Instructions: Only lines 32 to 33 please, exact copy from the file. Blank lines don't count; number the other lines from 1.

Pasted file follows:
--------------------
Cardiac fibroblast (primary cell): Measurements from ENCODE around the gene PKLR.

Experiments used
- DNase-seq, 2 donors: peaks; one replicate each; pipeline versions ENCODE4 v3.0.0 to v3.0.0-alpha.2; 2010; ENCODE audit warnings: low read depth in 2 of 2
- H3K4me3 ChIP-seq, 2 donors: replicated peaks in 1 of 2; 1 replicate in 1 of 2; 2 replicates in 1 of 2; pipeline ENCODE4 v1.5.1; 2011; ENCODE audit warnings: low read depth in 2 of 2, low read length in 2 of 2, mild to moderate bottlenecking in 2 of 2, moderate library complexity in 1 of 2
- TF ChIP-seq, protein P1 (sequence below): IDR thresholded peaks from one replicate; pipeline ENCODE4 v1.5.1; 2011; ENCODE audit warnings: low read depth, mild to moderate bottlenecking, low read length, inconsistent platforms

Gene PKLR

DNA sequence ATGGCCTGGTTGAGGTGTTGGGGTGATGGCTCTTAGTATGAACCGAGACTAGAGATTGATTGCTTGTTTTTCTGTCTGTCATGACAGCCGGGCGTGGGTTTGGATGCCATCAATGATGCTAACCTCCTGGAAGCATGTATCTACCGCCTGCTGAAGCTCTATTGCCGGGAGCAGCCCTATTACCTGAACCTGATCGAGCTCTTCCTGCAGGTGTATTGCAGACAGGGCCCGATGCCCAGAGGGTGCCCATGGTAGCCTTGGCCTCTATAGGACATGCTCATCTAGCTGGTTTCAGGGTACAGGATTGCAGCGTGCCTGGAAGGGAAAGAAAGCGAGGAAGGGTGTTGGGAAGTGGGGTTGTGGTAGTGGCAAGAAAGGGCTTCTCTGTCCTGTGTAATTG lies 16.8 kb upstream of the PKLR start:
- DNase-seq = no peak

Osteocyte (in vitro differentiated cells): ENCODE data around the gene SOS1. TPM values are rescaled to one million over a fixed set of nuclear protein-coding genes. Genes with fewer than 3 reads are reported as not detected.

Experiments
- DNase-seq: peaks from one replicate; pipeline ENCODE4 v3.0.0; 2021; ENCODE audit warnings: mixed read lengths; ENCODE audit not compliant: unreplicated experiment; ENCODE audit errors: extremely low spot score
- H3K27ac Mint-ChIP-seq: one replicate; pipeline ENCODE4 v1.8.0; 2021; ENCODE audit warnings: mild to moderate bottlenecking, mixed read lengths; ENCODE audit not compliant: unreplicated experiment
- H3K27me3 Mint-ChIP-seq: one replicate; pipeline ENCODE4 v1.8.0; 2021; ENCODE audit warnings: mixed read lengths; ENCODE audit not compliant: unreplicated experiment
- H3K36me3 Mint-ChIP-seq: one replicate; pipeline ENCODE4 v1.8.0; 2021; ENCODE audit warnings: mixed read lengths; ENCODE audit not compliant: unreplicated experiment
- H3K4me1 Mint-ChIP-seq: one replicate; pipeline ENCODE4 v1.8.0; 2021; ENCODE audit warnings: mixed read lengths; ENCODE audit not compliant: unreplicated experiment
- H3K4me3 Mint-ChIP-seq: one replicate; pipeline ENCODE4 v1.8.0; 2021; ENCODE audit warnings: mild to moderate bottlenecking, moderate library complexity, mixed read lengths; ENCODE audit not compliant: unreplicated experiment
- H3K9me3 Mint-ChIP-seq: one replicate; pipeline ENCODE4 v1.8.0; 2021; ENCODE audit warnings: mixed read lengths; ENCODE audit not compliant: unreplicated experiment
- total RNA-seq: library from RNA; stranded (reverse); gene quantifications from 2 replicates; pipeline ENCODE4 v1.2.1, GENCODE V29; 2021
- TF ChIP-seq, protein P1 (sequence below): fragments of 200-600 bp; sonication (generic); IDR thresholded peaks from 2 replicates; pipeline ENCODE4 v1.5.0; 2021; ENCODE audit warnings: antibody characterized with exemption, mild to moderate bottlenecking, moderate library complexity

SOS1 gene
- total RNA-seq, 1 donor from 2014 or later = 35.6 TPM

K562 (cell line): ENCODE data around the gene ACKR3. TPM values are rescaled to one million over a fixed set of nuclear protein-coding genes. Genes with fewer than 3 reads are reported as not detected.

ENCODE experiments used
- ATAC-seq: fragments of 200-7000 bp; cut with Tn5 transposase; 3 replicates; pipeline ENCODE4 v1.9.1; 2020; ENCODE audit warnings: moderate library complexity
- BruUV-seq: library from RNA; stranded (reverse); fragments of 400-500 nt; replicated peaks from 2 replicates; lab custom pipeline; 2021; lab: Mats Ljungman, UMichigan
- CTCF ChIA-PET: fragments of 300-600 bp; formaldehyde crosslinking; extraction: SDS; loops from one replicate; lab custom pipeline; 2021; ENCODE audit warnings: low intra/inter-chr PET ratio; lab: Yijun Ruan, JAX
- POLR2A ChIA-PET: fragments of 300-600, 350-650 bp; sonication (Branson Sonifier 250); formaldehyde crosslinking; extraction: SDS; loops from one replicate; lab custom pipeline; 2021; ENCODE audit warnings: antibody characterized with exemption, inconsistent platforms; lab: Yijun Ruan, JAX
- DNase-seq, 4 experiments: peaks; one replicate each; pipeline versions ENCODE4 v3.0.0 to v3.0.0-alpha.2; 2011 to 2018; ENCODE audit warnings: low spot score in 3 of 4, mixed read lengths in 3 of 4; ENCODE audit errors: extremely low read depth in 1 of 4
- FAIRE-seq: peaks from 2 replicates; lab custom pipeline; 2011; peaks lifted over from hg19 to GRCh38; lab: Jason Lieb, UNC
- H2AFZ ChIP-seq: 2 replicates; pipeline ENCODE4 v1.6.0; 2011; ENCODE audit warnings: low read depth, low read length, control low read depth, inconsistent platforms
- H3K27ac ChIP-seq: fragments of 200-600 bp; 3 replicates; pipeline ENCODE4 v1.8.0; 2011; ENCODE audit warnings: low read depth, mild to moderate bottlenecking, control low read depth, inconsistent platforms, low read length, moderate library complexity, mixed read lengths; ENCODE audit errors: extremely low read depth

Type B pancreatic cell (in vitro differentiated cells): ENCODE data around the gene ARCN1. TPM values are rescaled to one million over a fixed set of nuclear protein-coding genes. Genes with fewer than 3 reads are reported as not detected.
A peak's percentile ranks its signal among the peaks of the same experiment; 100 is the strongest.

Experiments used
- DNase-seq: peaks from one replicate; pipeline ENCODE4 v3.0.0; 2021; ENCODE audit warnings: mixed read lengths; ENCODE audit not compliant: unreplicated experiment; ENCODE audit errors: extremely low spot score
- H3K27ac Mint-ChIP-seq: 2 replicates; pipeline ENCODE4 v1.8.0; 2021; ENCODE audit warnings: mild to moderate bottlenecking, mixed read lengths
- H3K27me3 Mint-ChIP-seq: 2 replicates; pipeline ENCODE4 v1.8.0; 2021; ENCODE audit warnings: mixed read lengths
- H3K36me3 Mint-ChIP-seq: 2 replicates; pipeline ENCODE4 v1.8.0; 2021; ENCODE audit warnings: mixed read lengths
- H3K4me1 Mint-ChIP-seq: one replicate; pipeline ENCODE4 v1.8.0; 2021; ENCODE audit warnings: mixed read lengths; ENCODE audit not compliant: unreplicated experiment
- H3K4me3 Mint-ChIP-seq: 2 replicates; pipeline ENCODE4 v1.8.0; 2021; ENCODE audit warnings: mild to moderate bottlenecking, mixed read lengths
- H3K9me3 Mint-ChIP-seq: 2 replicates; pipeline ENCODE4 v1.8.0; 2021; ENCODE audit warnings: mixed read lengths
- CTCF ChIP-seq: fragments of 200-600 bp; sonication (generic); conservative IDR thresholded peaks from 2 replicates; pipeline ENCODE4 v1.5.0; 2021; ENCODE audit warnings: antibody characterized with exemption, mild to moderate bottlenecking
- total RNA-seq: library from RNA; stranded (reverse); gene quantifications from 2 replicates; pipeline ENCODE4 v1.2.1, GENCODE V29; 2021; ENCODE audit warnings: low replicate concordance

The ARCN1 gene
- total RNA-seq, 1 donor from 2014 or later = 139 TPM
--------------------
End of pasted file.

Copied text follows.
Type B pancreatic cell (in vitro differentiated cells): ENCODE data around the gene ARCN1. TPM values are rescaled to one million over a fixed set of nuclear protein-coding genes. Genes with fewer than 3 reads are reported as not detected.
A peak's percentile ranks its signal among the peaks of the same experiment; 100 is the strongest.